Mercy Mashaba, 20, a mother of one, once lived a hopeless life from the time she fell pregnant at the age of 16.
She had no knowledge about safe sex, including condoms, abstinence and partner reduction.
For her, she thought, it was normal because in Noordhoek, South Africa, it was not strange for a girl to be impregnated and be deserted by the man responsible.
“Until this day, I have no idea about the whereabouts of the man who made me pregnant. He was a foreigner,” she says.
Worse still, Mashaba had nowhere to go to seek legal redress because of lack of knowledge.
To rub salt in the wound, her desire to attain higher education hit a snag.
“I was the laughing stock of the area. Some people insulted me for being impregnated and deserted. I blamed myself for ignoring advice from my elders,” she narrates her story with passion.
Mashaba is not alone. During the 2019 delayed World Aids Day commemoration at Noordhoek, it was proved that more individuals aged between 10 and 19, have had their rights abused due to lack of information.
But today, the story is different for Mashaba, adolescents and young people due to introduction of Comprehensive Sexuality Education, a programme run by South African-based Partners in Health and the South African government through the ministries of Education and Health.
Visits to Noordhoek during the delayed World Aids Day proved that Partners in Health established youth cafes and clinics from where adolescents learn about their sexual rights, HIV prevention programmes, balanced information about relationships, among others.
The programme is in response to joint efforts by South Africa, Malawi and other countries in 2013 to advocate for comprehensive sex education both in and out of school youths. The model is a rights-based and gender-focused approach to sexuality education.
It was endorsed by 20 ministers of health and education from the Eastern and Southern Africa region in 2013 to scale up access to, not only, quality comprehensive sex education, but sexual reproductive health rights (SRHR) and HIV prevention for adolescents and young people.
Initially, comprehensive sex education has been part of the South African Education Curriculum for almost 20 years now in the provision of scientifically accurate information, building positive values and attitudes which enable young people to safely navigate the transition to adulthood.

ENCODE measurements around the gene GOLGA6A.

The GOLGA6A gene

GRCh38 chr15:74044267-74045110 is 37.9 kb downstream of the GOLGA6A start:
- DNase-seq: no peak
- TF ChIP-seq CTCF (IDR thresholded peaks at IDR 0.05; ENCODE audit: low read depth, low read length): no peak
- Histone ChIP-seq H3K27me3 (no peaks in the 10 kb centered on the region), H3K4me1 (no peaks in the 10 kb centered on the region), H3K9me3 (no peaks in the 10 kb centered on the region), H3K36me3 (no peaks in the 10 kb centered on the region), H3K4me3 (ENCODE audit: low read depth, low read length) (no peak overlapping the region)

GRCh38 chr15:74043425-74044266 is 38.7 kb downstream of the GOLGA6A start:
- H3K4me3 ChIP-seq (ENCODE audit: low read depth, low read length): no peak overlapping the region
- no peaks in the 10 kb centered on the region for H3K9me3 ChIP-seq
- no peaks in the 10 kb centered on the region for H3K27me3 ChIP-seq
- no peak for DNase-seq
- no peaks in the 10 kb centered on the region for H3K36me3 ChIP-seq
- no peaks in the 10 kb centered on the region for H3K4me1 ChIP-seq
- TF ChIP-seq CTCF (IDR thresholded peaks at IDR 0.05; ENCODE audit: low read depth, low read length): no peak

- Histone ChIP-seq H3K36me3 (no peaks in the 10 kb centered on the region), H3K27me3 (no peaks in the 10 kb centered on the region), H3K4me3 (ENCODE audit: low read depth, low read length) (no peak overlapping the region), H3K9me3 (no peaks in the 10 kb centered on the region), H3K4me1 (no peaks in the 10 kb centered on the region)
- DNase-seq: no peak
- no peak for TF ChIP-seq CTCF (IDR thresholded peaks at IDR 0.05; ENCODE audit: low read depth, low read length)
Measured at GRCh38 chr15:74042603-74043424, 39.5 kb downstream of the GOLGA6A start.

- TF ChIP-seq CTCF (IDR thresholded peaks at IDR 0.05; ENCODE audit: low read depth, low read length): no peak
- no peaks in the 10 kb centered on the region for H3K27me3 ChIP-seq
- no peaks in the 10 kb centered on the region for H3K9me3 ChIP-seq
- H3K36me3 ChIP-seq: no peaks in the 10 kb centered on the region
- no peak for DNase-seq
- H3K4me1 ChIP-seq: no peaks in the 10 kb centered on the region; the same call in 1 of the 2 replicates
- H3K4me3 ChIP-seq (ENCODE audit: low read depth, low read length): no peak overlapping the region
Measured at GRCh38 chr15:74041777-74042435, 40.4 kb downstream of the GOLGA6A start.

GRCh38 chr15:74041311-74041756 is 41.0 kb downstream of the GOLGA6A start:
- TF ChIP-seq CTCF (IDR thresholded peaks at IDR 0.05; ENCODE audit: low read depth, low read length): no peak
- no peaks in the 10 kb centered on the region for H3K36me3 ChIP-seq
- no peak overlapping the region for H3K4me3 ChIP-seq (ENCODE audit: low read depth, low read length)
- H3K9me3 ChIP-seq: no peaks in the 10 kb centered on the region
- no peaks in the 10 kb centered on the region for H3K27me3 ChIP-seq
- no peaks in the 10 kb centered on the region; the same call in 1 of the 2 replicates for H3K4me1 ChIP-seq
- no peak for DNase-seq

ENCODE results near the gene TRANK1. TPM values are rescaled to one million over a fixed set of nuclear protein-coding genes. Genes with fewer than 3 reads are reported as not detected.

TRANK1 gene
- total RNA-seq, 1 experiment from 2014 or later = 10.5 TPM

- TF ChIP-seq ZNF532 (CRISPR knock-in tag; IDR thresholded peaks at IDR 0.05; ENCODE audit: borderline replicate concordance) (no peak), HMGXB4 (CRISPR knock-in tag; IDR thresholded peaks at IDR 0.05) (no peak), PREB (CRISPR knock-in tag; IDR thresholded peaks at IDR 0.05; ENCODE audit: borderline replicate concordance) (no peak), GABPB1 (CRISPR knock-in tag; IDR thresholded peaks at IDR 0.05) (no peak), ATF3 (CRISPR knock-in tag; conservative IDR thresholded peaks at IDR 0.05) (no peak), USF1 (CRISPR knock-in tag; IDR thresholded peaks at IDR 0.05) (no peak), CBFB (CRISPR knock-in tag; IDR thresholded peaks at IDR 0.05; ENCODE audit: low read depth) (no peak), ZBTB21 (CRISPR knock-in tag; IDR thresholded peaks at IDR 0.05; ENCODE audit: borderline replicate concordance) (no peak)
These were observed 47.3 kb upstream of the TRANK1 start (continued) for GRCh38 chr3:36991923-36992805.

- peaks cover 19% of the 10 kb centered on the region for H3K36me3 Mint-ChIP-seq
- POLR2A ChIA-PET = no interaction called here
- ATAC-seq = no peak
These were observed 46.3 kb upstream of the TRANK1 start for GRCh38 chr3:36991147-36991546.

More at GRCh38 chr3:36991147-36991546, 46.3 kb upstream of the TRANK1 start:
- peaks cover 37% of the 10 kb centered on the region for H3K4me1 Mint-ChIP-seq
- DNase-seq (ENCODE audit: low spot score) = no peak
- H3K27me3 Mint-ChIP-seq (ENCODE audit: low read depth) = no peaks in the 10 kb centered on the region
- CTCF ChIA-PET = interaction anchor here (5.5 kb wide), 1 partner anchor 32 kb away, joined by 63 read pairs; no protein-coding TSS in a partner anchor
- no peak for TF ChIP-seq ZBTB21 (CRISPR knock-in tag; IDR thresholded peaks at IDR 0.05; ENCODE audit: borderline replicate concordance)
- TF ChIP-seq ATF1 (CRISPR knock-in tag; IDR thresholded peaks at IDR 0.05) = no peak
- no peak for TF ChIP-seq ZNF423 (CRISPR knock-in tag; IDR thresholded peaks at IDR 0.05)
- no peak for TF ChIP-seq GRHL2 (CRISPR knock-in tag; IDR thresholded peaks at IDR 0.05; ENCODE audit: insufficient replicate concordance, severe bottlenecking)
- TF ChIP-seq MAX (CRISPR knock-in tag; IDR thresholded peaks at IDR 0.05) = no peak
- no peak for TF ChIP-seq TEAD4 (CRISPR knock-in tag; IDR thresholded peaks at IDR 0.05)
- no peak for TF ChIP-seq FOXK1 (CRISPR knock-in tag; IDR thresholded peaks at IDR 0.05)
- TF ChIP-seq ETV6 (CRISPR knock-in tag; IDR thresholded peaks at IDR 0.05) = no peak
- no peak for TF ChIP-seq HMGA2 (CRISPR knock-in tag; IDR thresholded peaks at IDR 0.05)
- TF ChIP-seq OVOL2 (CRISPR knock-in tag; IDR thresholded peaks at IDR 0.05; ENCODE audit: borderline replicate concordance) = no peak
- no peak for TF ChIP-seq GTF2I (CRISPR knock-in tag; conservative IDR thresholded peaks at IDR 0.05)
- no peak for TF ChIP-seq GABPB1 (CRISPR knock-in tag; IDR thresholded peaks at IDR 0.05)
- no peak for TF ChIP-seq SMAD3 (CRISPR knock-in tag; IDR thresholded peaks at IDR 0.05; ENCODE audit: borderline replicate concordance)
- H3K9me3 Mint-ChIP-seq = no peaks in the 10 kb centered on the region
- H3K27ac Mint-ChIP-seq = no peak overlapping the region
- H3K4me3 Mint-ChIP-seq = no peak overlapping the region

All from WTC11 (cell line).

Mashaba like many other girls, in an interview said had they known their sexual rights five years ago, they could not have faced the situation.
The likes of Mashaba are now instrumental in public awareness so as to ensure that youth patronise youth cafes and clinics to get first-hand information on sexuality education.
“I encourage my colleagues to attend awareness meetings about CSEs in youth cafes so they have a clear understanding of their sexual reproductive, educational and health rights,” Mashaba says.
According to, Noordhoek Partners in Health centre manager Violynn Sauls, 29, more youth patronise library and youth cafe services where they do not get misleading information about sex, sexuality, gender and relationships.
Sauls—a role model trained by Partners in Health in sexual health issues before taking up the role as centre manager in the area—is a darling of Noordhoek because of her eloquence in public awareness.
She was first stationed at Veldrift and got promoted to work at Noordhoek from where she is behind the success of youth cafes.
Sauls says: “The core aim of comprehensive sex education and the new structured lesson plans is to help learners understand concepts, content, values and attitudes around sexuality, sexual behaviour and lead safe and healthy lives.”
She believes that more adolescents are now aware of their rights through their vigorous campaigns about comprehensive sex education in the area and Cape Town as a whole.
“Stigma has lowered also towards the LGBTQ [lesbian, gay, bisexual, transgender and queer] community because we tell them that such people have their rights,” she said.
Lerato Morulane, an advocate in Noordhoek concurs: “We work with United Nations Population Fund (UNFPA) and other policy making organisations in the Sadc for more adolescents to know their sexuality rights.
We also cover topics such as maternal health, abortion, gender and anything that we feel could be a challenge to their life during youth meetings in youth cafes.”
Partners in Health executive director Patricia De Lora says her organisation is addressing such topics with donors, government, communities and religious groups.
“We also provide advocacy and leadership training particularly aimed at young women; truckers wellness programme; teenage pregnancy prevention; teen parenting support and education to parents of teen parents,” De Lora says.
Partners in Health is championing the programmes through the Because We Can campaign. The campaign seeks to contribute to positive changes in SRHR and comprehensive sex education policies and laws and defending progressive policies and laws from attacks at African Union (AU), Sadc and national levels in 8 southern African countries.
“We have roped in journalists and communication officers from Malawi and other countries to provide checks and balances through news articles with regards to what governments do on comprehensive sex education,” De Lora said.
Recently, UNFPA proposed a set of nine components of comprehensive sex education which are being implemented through global, regional and national programmes.